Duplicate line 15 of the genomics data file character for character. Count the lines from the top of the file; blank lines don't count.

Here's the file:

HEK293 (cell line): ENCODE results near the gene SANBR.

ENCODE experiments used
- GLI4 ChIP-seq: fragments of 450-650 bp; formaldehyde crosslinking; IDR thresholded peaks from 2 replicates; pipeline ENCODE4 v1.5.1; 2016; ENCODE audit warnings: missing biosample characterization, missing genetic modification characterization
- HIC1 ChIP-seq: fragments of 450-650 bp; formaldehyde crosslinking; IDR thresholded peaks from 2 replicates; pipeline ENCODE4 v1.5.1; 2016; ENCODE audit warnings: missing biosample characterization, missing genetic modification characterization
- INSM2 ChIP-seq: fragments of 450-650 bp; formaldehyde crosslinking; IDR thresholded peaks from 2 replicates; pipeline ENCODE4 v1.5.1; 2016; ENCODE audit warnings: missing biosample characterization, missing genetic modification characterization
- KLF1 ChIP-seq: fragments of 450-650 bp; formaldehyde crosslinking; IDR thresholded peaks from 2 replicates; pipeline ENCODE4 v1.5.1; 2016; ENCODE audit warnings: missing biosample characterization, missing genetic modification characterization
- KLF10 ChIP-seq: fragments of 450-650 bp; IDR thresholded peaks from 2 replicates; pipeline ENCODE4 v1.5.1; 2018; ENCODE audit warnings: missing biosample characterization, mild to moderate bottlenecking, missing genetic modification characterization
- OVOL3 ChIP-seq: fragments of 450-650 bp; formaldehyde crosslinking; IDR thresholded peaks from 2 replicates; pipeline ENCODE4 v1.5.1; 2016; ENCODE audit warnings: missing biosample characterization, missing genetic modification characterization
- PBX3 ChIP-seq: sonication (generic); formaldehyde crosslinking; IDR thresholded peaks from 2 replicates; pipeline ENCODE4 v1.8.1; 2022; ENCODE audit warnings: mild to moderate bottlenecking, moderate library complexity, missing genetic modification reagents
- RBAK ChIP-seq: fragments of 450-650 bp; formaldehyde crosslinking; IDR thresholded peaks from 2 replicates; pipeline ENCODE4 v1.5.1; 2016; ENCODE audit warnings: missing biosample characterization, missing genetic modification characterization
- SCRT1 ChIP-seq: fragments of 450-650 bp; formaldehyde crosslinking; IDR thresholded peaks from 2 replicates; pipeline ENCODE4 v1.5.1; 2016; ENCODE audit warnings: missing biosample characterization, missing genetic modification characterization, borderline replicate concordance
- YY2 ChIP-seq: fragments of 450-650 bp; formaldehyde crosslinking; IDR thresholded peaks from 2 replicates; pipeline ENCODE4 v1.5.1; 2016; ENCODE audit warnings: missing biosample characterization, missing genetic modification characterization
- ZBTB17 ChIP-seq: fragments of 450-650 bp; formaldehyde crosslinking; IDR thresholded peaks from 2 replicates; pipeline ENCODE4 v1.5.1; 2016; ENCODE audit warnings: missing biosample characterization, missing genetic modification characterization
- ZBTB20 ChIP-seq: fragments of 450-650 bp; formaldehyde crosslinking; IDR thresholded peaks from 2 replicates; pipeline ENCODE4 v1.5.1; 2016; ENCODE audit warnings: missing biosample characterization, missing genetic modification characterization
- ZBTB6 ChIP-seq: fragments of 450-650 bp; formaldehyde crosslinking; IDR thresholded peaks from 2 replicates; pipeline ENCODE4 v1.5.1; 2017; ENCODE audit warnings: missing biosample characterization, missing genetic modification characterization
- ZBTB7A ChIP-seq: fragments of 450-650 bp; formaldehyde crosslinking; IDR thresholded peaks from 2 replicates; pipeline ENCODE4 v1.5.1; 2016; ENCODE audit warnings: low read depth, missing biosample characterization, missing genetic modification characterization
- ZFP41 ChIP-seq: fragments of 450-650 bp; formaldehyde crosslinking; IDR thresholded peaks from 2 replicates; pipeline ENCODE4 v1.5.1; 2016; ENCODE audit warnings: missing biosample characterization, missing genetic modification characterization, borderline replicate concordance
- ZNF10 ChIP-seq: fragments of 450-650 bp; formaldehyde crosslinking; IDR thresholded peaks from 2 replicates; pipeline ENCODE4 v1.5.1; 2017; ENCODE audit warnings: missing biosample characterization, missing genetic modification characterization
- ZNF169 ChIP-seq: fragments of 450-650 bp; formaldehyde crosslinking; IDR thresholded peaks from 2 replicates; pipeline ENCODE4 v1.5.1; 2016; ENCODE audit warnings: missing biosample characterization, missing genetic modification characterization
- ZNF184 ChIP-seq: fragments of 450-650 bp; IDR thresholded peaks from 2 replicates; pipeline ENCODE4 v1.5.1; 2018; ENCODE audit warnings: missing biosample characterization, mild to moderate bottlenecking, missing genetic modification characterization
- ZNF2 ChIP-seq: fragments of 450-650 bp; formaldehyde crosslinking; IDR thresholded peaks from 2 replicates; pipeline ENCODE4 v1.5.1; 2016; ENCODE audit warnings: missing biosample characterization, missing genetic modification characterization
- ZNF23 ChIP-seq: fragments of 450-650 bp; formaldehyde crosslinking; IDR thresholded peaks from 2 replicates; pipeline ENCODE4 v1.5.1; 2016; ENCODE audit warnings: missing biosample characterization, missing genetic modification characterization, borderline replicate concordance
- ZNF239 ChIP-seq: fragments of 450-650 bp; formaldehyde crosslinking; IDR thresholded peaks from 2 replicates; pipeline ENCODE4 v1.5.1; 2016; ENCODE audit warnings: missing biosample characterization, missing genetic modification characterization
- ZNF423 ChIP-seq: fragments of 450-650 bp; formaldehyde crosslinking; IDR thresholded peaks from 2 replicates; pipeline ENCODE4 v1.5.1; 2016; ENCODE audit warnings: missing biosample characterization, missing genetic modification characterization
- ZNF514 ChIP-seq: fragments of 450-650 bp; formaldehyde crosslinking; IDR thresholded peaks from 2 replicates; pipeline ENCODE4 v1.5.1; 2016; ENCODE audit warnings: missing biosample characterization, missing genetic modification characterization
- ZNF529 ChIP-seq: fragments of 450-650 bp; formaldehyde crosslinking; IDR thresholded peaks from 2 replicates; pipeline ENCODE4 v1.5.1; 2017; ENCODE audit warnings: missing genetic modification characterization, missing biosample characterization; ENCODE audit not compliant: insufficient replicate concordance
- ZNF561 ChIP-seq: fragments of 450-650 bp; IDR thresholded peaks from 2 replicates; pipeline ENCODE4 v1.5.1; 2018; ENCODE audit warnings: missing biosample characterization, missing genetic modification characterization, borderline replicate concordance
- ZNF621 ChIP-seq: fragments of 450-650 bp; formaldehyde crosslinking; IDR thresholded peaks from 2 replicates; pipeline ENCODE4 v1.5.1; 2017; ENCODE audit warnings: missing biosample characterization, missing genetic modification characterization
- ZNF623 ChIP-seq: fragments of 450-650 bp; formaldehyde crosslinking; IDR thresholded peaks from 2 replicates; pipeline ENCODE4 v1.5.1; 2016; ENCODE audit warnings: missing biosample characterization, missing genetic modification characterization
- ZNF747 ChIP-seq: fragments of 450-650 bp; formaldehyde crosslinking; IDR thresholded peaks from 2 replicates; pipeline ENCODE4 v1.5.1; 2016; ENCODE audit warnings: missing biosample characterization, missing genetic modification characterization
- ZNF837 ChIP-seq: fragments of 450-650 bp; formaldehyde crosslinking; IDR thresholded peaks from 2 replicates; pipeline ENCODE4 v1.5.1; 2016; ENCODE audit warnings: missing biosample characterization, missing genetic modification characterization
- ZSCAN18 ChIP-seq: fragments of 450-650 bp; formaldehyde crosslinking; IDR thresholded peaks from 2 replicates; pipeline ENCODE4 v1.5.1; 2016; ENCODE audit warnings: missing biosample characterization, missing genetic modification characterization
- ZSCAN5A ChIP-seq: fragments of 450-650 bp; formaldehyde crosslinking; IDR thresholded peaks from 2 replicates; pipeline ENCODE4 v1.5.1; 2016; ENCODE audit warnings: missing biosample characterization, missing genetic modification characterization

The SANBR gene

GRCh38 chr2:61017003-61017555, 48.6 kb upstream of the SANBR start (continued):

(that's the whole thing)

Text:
- ZBTB6 ChIP-seq: fragments of 450-650 bp; formaldehyde crosslinking; IDR thresholded peaks from 2 replicates; pipeline ENCODE4 v1.5.1; 2017; ENCODE audit warnings: missing biosample characterization, missing genetic modification characterization